How Do Individuals Report to a Credit Agency?

If you're ever a victim of identity's or notice inaccuracies or discrepancies on your credit report, you should file a report to the credit agency. In fact, you should file disputes or reports with all three major credit reporting agencies: Equifax, Experian and Trans Union. There are a number of types of disputes and reports that you can file with the credit reporting agencies and all of them will help protect your good credit rating and ability to make credit purchases.

Reports for Identity Theft Victims

If you're ever the victim of identity theft, or someone has used information fraudulently to make credit purchases are open credit accounts in your name, you will need to file a fraud alert with all three major credit reporting agencies. Filing a fraud alert stops criminals from the further damaging your credit record by preventing a would-be thief from opening any more accounts in your name. In order to file a credit fraud alert, contact the toll-free fraud number of the consumer credit reporting agency. The numbers for the credit reporting agencies are as follows:

  • Trans Union: 1(800) 680 - 7289
  • Equifax: 1(800) 525 - 6285
  • Experian 1(800) 397-3742

After you place a fraud alert in your credit file, you are entitled to receive one free copy of your credit report from each of the three consumer reporting agencies; furthermore, if you ask, only the last four digits of your Social Security number will appear on future credit reports.

Disputing Inaccuracies in Your Credit Report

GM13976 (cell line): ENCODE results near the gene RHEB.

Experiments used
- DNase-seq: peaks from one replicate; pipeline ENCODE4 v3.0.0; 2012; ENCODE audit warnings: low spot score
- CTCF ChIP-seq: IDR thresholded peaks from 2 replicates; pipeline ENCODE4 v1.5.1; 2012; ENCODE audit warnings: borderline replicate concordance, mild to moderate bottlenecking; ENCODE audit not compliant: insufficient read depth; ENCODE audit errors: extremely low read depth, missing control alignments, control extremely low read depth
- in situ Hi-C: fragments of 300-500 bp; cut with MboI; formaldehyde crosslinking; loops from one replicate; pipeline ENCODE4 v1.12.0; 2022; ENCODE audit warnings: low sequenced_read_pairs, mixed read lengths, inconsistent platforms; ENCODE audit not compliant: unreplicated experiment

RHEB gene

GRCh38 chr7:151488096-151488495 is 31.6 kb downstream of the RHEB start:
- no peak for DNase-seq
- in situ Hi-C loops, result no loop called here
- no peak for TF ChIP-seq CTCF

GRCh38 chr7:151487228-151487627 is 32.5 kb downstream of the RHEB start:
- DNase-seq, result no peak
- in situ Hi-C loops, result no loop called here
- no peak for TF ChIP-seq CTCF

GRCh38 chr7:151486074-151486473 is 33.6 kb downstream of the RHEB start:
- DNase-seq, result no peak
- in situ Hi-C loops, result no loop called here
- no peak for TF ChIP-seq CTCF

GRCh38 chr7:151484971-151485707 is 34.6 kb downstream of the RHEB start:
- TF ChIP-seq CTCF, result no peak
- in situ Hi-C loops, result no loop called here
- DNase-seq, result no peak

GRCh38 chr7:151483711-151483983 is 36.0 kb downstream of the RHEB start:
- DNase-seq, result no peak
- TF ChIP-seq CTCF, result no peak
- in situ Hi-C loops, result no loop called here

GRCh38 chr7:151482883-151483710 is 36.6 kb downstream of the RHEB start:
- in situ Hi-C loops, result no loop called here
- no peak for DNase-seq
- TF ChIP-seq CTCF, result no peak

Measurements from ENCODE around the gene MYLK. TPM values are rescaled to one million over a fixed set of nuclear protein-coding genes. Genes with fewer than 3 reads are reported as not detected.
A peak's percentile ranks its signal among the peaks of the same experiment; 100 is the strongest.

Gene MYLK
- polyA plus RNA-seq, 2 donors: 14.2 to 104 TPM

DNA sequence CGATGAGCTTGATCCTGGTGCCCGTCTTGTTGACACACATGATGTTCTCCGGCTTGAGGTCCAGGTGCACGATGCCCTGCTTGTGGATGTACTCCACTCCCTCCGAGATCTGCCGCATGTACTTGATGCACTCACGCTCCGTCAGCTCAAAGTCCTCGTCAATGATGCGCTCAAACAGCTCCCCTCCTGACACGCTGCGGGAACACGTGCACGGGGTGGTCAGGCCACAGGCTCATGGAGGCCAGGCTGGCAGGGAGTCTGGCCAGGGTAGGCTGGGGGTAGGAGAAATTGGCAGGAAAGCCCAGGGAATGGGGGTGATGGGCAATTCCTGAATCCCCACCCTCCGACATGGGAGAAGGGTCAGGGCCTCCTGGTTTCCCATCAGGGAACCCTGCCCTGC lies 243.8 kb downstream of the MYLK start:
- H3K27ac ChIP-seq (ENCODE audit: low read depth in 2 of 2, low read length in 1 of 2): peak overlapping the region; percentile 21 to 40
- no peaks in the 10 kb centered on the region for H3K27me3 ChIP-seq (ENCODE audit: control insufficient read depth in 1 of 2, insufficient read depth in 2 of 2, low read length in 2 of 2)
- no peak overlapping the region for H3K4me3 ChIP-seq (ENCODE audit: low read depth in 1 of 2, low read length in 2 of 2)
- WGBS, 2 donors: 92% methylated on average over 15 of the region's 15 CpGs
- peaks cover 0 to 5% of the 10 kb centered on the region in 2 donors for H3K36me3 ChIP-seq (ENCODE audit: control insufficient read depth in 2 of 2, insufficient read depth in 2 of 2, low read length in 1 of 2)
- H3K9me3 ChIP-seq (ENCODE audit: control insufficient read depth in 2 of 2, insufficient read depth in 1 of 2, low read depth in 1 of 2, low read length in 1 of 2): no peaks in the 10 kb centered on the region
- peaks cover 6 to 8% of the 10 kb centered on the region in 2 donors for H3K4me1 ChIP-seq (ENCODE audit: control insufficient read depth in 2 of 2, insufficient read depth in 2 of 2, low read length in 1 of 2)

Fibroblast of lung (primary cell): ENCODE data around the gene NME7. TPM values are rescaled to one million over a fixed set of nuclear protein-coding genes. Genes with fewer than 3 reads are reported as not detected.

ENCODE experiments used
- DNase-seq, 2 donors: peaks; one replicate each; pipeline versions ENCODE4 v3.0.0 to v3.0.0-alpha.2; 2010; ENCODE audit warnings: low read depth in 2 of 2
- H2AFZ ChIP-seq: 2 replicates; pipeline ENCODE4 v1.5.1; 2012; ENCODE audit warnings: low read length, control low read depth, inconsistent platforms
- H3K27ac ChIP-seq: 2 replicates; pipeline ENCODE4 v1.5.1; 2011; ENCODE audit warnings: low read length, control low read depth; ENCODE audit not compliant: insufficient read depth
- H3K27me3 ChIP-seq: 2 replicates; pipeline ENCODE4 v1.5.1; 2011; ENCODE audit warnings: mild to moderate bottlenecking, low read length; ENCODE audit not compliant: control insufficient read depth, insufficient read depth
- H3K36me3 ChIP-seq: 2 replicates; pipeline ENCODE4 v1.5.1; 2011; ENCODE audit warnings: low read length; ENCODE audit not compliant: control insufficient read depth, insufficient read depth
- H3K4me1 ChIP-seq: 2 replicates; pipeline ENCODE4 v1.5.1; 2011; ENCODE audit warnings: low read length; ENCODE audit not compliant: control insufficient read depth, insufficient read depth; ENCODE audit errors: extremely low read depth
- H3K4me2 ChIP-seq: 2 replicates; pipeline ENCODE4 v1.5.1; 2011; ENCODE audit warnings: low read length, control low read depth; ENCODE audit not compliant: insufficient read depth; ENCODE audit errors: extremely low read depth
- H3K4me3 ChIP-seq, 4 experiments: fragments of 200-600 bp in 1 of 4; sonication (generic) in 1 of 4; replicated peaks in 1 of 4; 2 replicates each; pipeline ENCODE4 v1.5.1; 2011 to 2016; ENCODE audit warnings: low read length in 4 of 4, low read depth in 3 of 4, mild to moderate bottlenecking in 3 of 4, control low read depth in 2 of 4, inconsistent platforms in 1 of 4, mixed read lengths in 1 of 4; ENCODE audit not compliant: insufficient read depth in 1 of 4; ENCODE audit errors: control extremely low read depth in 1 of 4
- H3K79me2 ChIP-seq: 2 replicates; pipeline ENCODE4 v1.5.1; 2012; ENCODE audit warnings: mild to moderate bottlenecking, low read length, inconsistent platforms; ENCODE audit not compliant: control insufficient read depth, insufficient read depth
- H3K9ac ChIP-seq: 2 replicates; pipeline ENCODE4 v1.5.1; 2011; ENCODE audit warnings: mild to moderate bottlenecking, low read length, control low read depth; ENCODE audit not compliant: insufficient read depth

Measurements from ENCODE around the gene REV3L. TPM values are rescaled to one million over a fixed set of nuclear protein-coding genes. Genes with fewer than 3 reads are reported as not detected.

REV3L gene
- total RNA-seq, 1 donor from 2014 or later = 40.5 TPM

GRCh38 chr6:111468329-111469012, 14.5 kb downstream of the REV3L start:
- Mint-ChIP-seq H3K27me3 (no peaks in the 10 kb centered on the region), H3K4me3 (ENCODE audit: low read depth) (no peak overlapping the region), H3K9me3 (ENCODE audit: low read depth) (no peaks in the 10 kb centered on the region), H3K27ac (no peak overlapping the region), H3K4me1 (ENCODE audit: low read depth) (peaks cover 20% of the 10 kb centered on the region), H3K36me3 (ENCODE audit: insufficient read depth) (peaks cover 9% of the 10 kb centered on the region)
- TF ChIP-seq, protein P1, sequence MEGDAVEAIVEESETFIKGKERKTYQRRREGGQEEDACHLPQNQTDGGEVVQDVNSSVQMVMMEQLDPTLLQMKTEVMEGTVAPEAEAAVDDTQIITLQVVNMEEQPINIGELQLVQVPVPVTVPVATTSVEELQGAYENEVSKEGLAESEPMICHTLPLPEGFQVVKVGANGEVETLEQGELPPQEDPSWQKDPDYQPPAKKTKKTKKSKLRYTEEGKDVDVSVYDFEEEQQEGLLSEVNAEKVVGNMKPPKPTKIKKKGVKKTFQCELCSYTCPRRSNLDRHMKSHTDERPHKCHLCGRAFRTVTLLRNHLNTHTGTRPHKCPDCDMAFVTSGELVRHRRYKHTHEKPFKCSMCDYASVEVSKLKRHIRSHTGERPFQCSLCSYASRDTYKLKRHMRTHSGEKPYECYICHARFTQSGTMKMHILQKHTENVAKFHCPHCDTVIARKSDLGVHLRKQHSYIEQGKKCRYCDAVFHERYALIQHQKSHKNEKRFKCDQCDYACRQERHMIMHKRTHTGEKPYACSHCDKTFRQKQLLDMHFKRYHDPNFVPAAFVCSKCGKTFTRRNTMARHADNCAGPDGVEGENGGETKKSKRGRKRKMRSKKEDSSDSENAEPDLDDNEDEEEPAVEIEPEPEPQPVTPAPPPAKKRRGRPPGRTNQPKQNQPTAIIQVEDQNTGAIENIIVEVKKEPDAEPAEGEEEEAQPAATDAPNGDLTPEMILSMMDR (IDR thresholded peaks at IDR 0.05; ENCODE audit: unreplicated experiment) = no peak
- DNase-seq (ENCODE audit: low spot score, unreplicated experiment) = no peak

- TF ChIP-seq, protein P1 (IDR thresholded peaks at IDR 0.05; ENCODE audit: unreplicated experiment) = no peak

When you receive copies of your credit report, you should always review them carefully for any discrepancies or inaccuracies. You should look for credit inquiries from companies that you haven't contacted or requested credit from, accounts that you did not open, and debts on accounts of that you cannot explain. Ensure that information, like your Social Security number, address, name or initials, and employers are all correct. If you find fraudulent or inaccurate information, dispute the information and get it removed - as soon as possible.

In order to have inaccurate information removed from your credit report you should always write a letter to the consumer credit reporting agency explaining the inaccuracies and asked that they be removed. Once you report the inaccurate information to the credit bureau, they will contact the creditor and ask them to verify the information. If the creditor cannot verify the information, then negative account listing will be deleted. Always make sure to send the dispute letter to the credit reporting agency to the address listed on your credit reports for disputing inaccurate information. Furthermore, always be sure to send the letter via certified U.S postal mail. Sending the letter via certified mail will provide you with proof mailing, delivery and acceptance of the letter.

Also, you should always contact the creditor directly by writing a letter to them and demanding an explanation of inaccurate information or discrepancies listed on your personal credit report and demand that they be corrected or deleted by the credit report. Again, be sure to send the letter via certified U.S mail.